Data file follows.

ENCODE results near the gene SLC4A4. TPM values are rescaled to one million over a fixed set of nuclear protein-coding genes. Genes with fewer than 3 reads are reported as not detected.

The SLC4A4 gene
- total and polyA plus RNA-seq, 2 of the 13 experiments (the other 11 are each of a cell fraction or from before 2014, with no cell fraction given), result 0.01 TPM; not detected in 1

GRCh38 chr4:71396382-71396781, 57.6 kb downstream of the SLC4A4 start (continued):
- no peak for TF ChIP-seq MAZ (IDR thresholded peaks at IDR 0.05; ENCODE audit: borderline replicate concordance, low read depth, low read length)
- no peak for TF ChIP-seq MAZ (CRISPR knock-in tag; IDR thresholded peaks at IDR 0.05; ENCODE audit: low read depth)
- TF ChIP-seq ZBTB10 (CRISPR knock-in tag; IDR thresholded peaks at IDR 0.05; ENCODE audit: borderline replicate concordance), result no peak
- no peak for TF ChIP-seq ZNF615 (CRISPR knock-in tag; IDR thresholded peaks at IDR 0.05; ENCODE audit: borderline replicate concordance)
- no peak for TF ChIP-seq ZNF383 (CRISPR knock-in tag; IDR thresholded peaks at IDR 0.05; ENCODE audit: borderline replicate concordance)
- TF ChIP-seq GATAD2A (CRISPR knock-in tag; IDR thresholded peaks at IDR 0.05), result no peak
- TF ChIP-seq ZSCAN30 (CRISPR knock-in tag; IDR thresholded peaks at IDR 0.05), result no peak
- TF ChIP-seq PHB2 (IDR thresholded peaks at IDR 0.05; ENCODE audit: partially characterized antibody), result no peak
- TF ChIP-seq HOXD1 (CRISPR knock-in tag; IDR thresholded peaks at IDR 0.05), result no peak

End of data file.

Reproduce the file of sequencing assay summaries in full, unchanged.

ENCODE results near the gene SLC4A4. TPM values are rescaled to one million over a fixed set of nuclear protein-coding genes. Genes with fewer than 3 reads are reported as not detected.

The SLC4A4 gene
- total and polyA plus RNA-seq, 2 of the 13 experiments (the other 11 are each of a cell fraction or from before 2014, with no cell fraction given), result 0.01 TPM; not detected in 1

GRCh38 chr4:71396382-71396781, 57.6 kb downstream of the SLC4A4 start (continued):
- no peak for TF ChIP-seq MAZ (IDR thresholded peaks at IDR 0.05; ENCODE audit: borderline replicate concordance, low read depth, low read length)
- no peak for TF ChIP-seq MAZ (CRISPR knock-in tag; IDR thresholded peaks at IDR 0.05; ENCODE audit: low read depth)
- TF ChIP-seq ZBTB10 (CRISPR knock-in tag; IDR thresholded peaks at IDR 0.05; ENCODE audit: borderline replicate concordance), result no peak
- no peak for TF ChIP-seq ZNF615 (CRISPR knock-in tag; IDR thresholded peaks at IDR 0.05; ENCODE audit: borderline replicate concordance)
- no peak for TF ChIP-seq ZNF383 (CRISPR knock-in tag; IDR thresholded peaks at IDR 0.05; ENCODE audit: borderline replicate concordance)
- TF ChIP-seq GATAD2A (CRISPR knock-in tag; IDR thresholded peaks at IDR 0.05), result no peak
- TF ChIP-seq ZSCAN30 (CRISPR knock-in tag; IDR thresholded peaks at IDR 0.05), result no peak
- TF ChIP-seq PHB2 (IDR thresholded peaks at IDR 0.05; ENCODE audit: partially characterized antibody), result no peak
- TF ChIP-seq HOXD1 (CRISPR knock-in tag; IDR thresholded peaks at IDR 0.05), result no peak